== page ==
Friday, November 14, 2014

Brewer for Cafe Edison

The fight to save Cafe Edison continues. Kathleen Vestuto, member of our Save Cafe Edison facebook group, reached out to Manhattan Borough President Gale Brewer with great success.

Ms. Brewer has now written an eloquent letter to the Hotel Edison's owner, Gerald Barad, and General Manager, Richard Hotter, asking that they give a lease to the Cafe Edison.

Brewer writes that the closing of Cafe Edison "will cause the unnecessary loss of jobs for workers who are the most vulnerable in our economy. It would be a disgrace to lose this New York institution that inspired Neil Simon to write '45 Seconds from Broadway,' where August Wilson wrote several scripts on Cafe Edison napkins, and where Doug Henning and David Copperfield were regulars and I reiterate my request that you give a lease to the Cafe Edison to remain in its location in the Edison Hotel."



It's not over 'til it's over! This is not a funeral, it's a fight. So come out this weekend for Lunch Mobs, brings your protest signs, and bring the fight to Save Cafe Edison. It's not just about one place--this is a fight to save New York. Stop the vanishing.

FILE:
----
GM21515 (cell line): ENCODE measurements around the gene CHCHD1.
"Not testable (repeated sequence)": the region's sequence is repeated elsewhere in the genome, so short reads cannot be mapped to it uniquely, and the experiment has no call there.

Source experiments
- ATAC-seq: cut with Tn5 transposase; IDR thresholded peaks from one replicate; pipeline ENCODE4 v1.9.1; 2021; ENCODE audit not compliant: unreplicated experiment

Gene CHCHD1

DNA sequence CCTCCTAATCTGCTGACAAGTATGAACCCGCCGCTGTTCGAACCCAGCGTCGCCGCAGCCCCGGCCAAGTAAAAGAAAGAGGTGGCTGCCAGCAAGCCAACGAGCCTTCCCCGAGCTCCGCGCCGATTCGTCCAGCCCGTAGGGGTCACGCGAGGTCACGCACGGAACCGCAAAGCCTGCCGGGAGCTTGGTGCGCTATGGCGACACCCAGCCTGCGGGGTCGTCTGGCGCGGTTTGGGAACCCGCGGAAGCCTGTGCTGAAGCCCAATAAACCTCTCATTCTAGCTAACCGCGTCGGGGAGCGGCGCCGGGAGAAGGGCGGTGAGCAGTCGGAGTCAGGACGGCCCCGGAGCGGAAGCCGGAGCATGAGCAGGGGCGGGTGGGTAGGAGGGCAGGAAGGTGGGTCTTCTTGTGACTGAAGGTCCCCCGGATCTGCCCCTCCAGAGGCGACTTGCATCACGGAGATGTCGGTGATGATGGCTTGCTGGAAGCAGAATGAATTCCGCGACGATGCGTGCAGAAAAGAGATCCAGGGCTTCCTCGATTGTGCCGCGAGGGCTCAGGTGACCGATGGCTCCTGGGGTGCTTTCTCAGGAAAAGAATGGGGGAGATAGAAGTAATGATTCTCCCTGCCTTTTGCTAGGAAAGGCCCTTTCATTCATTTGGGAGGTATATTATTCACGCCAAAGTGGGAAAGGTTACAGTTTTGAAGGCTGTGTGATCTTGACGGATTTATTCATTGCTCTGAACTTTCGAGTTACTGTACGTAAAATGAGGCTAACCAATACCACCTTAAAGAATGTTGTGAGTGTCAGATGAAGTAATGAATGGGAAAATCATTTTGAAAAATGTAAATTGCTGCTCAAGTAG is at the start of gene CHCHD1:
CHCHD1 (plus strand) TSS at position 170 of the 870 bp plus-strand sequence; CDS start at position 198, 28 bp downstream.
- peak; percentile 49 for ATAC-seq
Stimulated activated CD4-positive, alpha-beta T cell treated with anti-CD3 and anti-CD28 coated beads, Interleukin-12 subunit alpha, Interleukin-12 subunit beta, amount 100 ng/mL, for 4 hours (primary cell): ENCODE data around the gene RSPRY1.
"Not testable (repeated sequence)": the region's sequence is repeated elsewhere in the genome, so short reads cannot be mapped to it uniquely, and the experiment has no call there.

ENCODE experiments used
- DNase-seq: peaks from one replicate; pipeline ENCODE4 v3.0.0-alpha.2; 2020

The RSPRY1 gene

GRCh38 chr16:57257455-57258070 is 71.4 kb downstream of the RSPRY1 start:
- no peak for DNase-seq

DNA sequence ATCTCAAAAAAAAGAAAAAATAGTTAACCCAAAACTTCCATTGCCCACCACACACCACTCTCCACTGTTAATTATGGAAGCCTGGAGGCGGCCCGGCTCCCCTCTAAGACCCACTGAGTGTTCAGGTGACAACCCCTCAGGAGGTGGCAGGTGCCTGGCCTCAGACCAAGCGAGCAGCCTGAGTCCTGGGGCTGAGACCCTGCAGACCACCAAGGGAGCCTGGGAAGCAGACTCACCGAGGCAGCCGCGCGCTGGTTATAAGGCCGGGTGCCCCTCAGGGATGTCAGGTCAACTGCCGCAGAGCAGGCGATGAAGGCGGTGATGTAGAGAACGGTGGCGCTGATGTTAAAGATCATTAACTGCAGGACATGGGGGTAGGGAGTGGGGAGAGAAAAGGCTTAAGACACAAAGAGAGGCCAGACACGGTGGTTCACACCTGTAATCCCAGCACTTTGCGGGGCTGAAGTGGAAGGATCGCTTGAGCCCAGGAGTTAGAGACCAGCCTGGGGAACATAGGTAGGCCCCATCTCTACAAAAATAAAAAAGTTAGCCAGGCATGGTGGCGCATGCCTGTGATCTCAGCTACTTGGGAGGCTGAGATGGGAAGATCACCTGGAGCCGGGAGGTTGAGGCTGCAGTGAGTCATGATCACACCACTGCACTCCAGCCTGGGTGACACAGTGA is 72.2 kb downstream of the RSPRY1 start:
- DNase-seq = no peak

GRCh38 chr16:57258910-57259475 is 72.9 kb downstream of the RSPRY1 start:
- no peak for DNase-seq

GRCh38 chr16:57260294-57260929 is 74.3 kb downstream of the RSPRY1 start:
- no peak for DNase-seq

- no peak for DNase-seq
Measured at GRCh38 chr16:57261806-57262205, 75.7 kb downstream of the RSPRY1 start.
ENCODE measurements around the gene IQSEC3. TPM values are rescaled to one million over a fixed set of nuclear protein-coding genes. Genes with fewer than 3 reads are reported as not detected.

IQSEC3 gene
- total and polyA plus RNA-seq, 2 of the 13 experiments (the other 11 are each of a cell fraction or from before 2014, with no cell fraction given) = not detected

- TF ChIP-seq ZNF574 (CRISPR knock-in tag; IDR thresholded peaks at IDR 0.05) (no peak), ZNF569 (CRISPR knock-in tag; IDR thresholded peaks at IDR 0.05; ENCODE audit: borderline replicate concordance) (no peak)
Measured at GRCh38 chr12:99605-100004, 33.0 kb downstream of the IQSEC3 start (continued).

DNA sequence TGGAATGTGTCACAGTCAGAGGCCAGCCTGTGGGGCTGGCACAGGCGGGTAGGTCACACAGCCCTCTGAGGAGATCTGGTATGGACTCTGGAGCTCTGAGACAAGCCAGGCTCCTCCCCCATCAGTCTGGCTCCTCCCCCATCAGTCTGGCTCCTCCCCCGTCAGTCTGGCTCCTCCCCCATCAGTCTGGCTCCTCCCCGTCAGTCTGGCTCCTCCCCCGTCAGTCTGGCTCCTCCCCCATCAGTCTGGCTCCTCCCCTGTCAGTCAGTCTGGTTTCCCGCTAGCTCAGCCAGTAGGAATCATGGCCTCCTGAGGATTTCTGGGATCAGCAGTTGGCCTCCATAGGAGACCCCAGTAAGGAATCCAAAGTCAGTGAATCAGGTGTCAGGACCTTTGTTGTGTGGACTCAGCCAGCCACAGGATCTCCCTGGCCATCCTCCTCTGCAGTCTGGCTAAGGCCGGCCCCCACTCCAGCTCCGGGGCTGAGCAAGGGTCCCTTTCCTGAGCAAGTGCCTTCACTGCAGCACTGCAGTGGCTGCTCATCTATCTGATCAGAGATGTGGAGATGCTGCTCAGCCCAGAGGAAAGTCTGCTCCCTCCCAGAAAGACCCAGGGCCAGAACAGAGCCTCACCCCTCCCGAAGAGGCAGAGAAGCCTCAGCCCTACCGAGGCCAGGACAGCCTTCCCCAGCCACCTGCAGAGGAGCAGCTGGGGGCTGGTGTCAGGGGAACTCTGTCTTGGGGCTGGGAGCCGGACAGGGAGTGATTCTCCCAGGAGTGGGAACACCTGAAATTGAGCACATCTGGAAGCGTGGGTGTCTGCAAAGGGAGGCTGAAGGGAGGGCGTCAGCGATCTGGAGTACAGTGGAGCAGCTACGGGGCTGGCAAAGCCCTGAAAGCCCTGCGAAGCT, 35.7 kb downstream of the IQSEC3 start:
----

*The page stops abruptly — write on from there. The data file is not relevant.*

More:
Lunch Mobs this weekend
Lunch Mob last weekend

Join the Save Cafe Edison facebook group
Sign the petition








4 comments:

Kat Vestuto said...

Thank you!!

Anonymous said...

We love you jeremiah !

Anonymous said...

Not just the buildings, the people are disappearing as cities economically hollow out. Not just New York but every city in America. I'm sure my out of town friends must roll their eyes as I drive and recite the litany of what used to be here or there.

Is it wrong to be nostalgic for the gritty, crumbling cities I loved so much or am I just getting old? I'm glad that some of the movies of the '70's have captured them but what will they mean when no one is left that understands the context?

Ed said...

Anonymous 1:15, the US has been moving from a wealthy people in the suburbs, poor people and bohemians in the central cities model to a wealthy people in the cities, poor people in the suburbs model.

I think the classes should be intermixed spacially, but if you are going to have a place where the wealthy congregate and dominate, it should be the countryside. The problem with putting them in the cities is that a healthy society really needs places where different types of people congregate and exchange ideas. Cities are best suited for that. Bohemia doesn't really work in the suburbs.

If the cities you like and I like go away, the US dies within a few decades. At least it stagnates like its doing now. I can't tell if the current cultural stagnation is due to the death of the cities as a place where culture is created, or if its the other way around.